Monday, June 18, 2007

The Cone of Silence

This is the first in a series of anonymous email interviews with music video industry insiders. Up first is a major player at a very major music video production company.

What kind of things does an executive producer do on a daily basis?
I’m not sure how it works at other, bigger companies, but at my company the executive producers are involved in every aspect of the music video process. My impression of EP’s at other companies is based on my previous life on the other side of the equation and it seems that they are less involved, less hands on and wear fewer hats than me and my co-workers.

So with that said, my duties are as follows:

One – Sales. Ultimately I’m a salesman. I could be selling cars, but instead I am selling directors. Selling starts like Glengarry Glen Ross – with cold calling. This is my least favorite part of the job. I feel like a telemarketer, especially when clients don’t take my calls and don’t reply to my emails.

Luckily, we represent directors who are in demand, so to a certain extent the work comes to us. A client will send us a track and it becomes my job to ask the client a bunch of questions – are they really interested in our director directors they have solicited? Who else is writing? When does it shoot? What is the budget? Will they spend more for our A-list director, and can we have our B-list director write since the budget is too low for our A-list director and/or our A-list director isn’t available. Once I get all that information, we are on to step two…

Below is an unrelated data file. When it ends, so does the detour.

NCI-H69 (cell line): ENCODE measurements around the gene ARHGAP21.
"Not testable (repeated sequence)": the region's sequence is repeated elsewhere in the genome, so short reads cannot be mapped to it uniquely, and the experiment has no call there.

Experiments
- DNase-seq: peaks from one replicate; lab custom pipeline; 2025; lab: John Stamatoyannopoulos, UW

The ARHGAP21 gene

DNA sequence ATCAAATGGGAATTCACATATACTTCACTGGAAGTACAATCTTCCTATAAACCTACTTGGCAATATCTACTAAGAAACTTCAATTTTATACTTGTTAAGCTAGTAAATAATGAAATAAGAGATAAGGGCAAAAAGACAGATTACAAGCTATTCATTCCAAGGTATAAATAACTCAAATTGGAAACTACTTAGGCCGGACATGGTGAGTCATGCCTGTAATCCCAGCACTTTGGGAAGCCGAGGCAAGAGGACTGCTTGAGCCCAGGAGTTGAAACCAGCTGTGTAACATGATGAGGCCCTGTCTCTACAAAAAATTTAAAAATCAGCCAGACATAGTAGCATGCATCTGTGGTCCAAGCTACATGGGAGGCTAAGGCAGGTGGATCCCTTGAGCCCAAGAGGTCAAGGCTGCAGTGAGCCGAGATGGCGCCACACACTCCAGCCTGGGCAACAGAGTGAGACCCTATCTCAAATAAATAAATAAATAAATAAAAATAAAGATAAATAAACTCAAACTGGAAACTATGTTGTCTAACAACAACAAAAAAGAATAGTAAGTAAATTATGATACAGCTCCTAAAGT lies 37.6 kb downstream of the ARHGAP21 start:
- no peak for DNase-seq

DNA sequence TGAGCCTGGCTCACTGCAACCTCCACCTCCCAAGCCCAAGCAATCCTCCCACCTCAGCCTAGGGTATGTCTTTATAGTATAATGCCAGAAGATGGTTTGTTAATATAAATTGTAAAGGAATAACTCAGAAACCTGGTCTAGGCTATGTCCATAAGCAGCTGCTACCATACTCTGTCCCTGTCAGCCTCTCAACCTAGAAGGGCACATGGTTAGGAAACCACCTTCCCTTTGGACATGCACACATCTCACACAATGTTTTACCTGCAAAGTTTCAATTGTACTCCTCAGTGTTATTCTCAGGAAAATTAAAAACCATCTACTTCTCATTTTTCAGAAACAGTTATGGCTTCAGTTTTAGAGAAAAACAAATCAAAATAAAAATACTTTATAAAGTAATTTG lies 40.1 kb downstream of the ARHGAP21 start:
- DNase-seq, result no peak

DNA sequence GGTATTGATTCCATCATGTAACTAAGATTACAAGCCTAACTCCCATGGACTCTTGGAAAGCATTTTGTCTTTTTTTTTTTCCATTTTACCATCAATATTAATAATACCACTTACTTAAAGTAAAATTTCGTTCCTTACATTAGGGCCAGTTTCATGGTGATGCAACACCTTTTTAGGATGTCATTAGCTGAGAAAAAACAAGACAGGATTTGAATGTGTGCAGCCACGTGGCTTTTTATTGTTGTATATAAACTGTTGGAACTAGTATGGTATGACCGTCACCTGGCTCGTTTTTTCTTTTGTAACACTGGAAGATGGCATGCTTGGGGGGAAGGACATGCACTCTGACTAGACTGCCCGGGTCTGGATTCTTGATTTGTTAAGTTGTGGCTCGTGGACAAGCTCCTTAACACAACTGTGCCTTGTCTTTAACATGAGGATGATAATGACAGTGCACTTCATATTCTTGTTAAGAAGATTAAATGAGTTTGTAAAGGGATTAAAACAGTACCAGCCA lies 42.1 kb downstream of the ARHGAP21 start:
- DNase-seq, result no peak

Two – Interfacing with the director. This is still sales because all directors are picky and I’ve got to sell them on why writing on a no-budget, mediocre rock track with a nightmare client is a good idea. Or it’s the pep talk with a junior director about why they should write on the new Gnarls Barkley track even though they have a better chance of winning the lottery than getting the job.

With our younger directors, we’re very hands on with their treatment writing. Our A-list directors have earned the right to have us just spell check their work and forward it on to the clients. With our babies it is much more involved. This is the part of the job I like the most. It is occasionally the most pure moment in the process of making a video. It’s about ideas – it’s about finding references, refining the pitch and making the writing clear and concise. It is also about protecting directors from themselves and their tendency to over-promise specific things in their treatments. Why write “massive sea of fans” or massive club scene” when you only have $50k?

Three – Budget. Once the treatment is in and the label or artist says that they like it, the next step (unless there is a re-write) is budgeting. We prefer to have producers work on budgets so that there is some accountability (even though we end up hacking away at most bids anyway). We like to pretend we’re not handing the producer a pile of shit.

Four – Overseeing production. Besides spending time on set, we try to stay involved in the day-to-day production. At the very least, we’re in the loop on most decisions that are being made on a job. At the most, we are stepping in to help produce jobs because the producer is semi-retarded and has let things get completely out of hand.

All this stuff is happening simultaneously so when we’re busy, we end up doing a bad job at all of it.

Talk a bit about the way MV world has changed in the last few years.
The business has just gotten harder and harder. Budget reduction is only one part of it. Labels are in turmoil, so there is a level of stupidity and chaos that is mind-boggling. People are afraid to make decisions, afraid to do anything new and creative. Everything ends up being really last minute, and the people we are dealing with as commissioners have less and less power. As far as I am concerned there is only one really good commissioner left in the business. She’s good because she has real power, she can make real decisions and she’s able to manage people’s expectations because she understands production.